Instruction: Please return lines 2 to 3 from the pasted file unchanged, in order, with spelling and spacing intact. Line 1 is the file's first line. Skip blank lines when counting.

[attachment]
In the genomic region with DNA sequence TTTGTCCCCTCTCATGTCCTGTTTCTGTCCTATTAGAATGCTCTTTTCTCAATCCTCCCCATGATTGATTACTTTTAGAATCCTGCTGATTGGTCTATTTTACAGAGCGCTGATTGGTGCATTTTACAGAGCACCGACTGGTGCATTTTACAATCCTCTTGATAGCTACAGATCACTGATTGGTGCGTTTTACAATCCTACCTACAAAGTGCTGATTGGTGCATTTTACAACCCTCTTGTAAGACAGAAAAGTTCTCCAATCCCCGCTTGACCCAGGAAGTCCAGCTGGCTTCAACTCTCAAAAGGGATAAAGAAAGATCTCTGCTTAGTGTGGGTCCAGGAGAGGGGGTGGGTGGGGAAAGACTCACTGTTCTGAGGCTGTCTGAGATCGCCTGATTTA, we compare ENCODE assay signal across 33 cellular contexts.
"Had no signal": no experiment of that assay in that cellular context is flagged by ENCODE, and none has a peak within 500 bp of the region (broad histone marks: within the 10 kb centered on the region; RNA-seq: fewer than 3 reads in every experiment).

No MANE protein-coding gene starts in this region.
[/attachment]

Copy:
"Had no signal": no experiment of that assay in that cellular context is flagged by ENCODE, and none has a peak within 500 bp of the region (broad histone marks: within the 10 kb centered on the region; RNA-seq: fewer than 3 reads in every experiment).

No MANE protein-coding gene starts in this region.